How a 'Real Housewives' Suicide Sheds Light on Exploitation in Reality TV
Russell Armstrong's death raises questions about series focusing on the sick, weak and mentally ill as insiders reveal to THR a one-sided dynamic where the "star" almost always loses.
That was the certainly the case with the British reality show There's Something About Miriam, whose six male contestants sued, delaying the airing of the first season in 2003, because they hadn't been informed that the woman they were pursuing was transsexual. They settled for an undisclosed payment.
But Nancy Dubuc, president and GM of History and Lifetime Networks and one of the original executives behind A&E's addiction-themed Intervention, says she and her fellow executives go to considerable trouble to ensure people are given treatment.
"We walk the talk," she says. "From the launch of Intervention, which I was part of, we have always looked on it not just as a show but as an initiative. Addiction is a very serious problem, and we go out into communities and try to do something about it."
Her parent company, AETN, has been active in setting up town hall meetings to discuss addiction, creating a partnership with the nonprofit organization Drug Free America and instituting its own recovery project. "We do a great deal to follow these people beyond the program," Dubuc says.
That's equally true of A&E's Hoarders.
"We are on the set up to 10 hours a day, working with them for two days," says clinical psychologist Robin Zasio, who also travels with a professional organizer. Once the five-day shoot is over, "We provide aftercare services, dependent on each individual person."
Treatment combines cognitive behavioral therapy with exposure and response-prevention techniques. "We search out therapists in their area," she adds -- all paid for by A&E and lasting as long as eight months.
"The producers have incredible compassion for the hoarders," Zasio says. "If I even thought there was exploitation, I would not be doing it."
One of the most talked-about hoarders, known as Glen the rat man, whose house became filled with some 2,000 rodents, is still being cared for many months after the episode featuring him was shot, she notes (though the show's reps said he would not be interviewed for this article).
But is this true of others? There's a veritable slew of low-budget Hoarders imitations and other addiction shows that have no medical, psychological or guild regulations. They can pretty much film what they want, with the participants' agreement, regardless of the sort of consequences Bravo might have to face, just as VH1 did before it.
When Ryan Jenkins, a contestant on the VH1 competition Megan Wants a Millionaire, was sought by police for the gruesome murder of his wife, the network scrambled to deal with the fallout of its poor vetting. Stung by criticism for its tawdry "celeb-reality" TV programming, VH1 withdrew all material related to the show from its website and immediately canceled the show. Bravo has not yet done that.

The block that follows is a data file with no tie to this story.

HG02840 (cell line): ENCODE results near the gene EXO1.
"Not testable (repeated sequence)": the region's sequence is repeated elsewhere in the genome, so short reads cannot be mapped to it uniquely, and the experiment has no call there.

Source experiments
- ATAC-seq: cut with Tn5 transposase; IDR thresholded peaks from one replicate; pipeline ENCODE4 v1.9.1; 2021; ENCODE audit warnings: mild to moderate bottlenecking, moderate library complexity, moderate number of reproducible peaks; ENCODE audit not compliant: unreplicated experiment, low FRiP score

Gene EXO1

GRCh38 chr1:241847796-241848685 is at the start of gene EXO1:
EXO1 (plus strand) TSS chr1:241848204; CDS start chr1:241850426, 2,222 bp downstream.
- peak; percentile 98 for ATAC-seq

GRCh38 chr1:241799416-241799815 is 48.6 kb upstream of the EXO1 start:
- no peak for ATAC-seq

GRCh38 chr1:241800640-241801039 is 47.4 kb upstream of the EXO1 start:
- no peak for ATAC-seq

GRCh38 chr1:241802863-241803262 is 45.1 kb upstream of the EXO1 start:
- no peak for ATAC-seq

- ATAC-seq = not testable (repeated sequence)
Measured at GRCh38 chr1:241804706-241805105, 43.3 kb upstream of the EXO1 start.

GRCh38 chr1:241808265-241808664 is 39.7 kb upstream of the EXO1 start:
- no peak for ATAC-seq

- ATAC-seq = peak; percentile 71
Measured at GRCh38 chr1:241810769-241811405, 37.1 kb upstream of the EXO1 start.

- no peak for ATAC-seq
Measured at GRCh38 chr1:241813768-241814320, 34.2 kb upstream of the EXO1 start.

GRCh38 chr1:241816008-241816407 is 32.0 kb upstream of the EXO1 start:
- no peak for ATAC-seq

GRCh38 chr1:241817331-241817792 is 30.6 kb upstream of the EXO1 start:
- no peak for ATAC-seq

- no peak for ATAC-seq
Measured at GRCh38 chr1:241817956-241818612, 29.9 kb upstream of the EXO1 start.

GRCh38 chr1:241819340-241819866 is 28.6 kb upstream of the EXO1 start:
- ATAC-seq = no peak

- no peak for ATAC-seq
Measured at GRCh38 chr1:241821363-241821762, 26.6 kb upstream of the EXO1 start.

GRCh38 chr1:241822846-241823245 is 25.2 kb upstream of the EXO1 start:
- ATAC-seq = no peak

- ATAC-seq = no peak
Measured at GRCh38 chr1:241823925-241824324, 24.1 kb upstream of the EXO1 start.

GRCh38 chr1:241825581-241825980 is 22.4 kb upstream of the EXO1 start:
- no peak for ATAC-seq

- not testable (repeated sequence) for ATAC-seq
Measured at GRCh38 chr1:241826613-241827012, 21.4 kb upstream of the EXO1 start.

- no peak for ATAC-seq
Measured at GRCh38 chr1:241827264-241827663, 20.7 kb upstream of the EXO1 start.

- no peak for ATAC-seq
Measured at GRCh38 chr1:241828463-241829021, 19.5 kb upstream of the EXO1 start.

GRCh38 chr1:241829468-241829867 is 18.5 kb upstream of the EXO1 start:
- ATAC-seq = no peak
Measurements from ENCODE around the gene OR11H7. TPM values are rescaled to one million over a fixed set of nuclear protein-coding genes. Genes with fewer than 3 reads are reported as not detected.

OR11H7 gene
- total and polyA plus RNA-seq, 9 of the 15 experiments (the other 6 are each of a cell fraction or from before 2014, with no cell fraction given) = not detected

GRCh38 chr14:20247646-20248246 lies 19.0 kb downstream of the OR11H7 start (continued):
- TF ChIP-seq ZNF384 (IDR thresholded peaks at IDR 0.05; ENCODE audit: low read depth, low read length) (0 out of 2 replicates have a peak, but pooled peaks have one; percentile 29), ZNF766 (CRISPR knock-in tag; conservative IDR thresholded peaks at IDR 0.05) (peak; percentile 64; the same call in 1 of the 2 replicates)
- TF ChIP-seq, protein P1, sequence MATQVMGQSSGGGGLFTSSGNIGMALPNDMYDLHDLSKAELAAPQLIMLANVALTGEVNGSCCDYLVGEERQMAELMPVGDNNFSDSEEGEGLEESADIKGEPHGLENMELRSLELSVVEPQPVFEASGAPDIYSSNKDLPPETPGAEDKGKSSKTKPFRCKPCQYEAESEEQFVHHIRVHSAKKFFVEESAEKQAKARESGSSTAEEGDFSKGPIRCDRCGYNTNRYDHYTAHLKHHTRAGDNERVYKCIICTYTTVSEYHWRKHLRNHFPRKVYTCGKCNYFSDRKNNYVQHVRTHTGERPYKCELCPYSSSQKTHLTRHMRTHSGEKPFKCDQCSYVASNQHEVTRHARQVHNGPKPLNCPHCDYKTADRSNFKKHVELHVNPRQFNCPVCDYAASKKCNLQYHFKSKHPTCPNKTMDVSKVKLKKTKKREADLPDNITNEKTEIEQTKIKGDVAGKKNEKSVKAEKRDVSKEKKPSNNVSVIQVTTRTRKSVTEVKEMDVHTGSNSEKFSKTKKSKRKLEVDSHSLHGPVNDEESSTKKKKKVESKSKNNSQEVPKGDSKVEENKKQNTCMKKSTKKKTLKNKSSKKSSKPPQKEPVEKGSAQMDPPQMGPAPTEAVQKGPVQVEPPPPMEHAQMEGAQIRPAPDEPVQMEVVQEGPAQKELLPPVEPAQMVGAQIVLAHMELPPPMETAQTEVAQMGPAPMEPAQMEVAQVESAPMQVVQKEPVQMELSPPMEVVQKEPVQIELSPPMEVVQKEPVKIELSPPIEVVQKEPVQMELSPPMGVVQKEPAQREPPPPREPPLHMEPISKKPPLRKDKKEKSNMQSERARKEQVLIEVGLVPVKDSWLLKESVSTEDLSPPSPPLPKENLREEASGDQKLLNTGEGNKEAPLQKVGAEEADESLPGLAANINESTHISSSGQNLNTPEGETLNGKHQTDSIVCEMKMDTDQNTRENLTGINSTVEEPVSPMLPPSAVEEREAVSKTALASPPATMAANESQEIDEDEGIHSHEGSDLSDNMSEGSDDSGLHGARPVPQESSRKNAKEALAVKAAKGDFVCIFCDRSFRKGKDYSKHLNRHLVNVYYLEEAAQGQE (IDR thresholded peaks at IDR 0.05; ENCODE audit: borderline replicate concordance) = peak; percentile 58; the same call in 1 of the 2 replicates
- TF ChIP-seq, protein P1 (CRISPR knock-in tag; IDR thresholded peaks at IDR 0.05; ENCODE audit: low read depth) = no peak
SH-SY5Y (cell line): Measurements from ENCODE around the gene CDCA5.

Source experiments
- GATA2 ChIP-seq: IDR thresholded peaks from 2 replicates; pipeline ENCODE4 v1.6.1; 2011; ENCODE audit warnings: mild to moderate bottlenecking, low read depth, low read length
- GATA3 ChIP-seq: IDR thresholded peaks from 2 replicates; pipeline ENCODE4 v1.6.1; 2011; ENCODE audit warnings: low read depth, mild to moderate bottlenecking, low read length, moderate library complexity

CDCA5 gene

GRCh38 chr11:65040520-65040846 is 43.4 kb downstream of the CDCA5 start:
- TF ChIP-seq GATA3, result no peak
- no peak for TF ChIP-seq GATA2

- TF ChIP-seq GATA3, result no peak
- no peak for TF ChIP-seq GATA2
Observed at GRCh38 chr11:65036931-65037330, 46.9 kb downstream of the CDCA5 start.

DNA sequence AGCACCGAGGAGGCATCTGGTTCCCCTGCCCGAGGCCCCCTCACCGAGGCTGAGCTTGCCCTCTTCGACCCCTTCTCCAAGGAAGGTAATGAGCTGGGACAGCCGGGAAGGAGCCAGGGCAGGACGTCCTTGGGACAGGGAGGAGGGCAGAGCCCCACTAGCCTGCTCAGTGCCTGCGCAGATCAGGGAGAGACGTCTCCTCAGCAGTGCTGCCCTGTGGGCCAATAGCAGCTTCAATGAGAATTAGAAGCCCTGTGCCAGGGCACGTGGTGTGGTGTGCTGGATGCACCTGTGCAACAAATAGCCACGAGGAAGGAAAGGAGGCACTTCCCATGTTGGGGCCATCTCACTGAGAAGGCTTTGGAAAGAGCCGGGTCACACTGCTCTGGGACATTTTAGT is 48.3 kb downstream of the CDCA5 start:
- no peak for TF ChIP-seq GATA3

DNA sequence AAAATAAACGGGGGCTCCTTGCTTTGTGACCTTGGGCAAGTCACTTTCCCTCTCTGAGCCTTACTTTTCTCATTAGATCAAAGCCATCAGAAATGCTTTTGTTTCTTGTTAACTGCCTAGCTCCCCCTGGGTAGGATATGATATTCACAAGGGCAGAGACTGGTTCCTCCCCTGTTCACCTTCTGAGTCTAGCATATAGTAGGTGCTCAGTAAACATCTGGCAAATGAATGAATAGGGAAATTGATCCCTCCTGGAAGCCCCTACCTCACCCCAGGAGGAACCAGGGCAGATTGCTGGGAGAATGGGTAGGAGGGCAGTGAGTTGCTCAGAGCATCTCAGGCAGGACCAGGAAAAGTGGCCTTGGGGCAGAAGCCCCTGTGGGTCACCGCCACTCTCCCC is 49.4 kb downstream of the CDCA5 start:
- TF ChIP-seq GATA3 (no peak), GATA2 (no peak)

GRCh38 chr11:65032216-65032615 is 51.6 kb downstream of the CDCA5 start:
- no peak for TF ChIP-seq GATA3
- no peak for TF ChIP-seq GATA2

Other shows, like the syndicated veteran Cheaters, have remained on the air for years -- even following an onscreen stabbing.
It's a late Saturday night in early spring, and Detective Danny Gomez sits in his black Mercedes, parked on a shady lane in a suburb of Dallas, waiting for one of his targets to step out of a house where he has been visiting his mistress.
Gomez, a stocky, happy-go-lucky man in his early 40s, has been with Cheaters -- following unfaithful partners at the request of their significant others -- since the show's inception 12 years ago. Fresh out of the police force, with his own detective agency, Gomez had no idea the program would turn him into a local celebrity when its producer asked him to be one of the main detectives on the series.
He also had no idea its host, Joey Greco, would be stabbed (though not fatally) by an infuriated subject in 2003, a reminder that the Armstrong incident isn't isolated.
None of which bothers Gomez, who's convinced snooping on cheating spouses and partners is positive in the long run.
"It does them good," he says.
He admits his work may have had a negative effect on him. He caught his brother-in-law cheating once and has been cheated on himself. "That hurt," he says, turning quiet. "Now it's very hard for me to be in a relationship. I see wedding pictures, a time in your life when things were good, and look what happens." Still, he says he wouldn't mind being filmed himself. "I'd want people to see it."
Snooping hasn't made Gomez rich (unlike executive producer Bobby Goldstein, who has made millions from the show). He lives in a modest $1,000-a-month apartment and spends most of his time working.
It won't make the people who appear on Cheaters rich, either: Most aren't paid a penny when they're shown on TV, even though they have to sign contracts agreeing to have the material aired. Oddly, almost all say yes; those who don't usually consent if they're given a few hundred dollars -- at most, up to $2,000, according to Goldstein.
In a few minutes, Gomez's suspect will step out of his mistress' house, kiss her -- all filmed by Gomez's flip camera -- and find himself the next subject to feed TV's insatiable appetite for reality. Who knows what effect it will have on him.
Psychologists can debate whether Real Housewives contributed to Armstrong's suicide or merely held a camera up to a man who was deteriorating anyway. But as Hollywood continues to profit from the personal problems of reality TV stars, the industry is taking note of the downside.
"The difficult thing is, you are dealing with real people's lives, which haven't been fully explored or discussed," says Kevin Burns, executive producer of the Playboy-themed The Girls Next Door. "I really worry for the people who have been train wrecks on TV."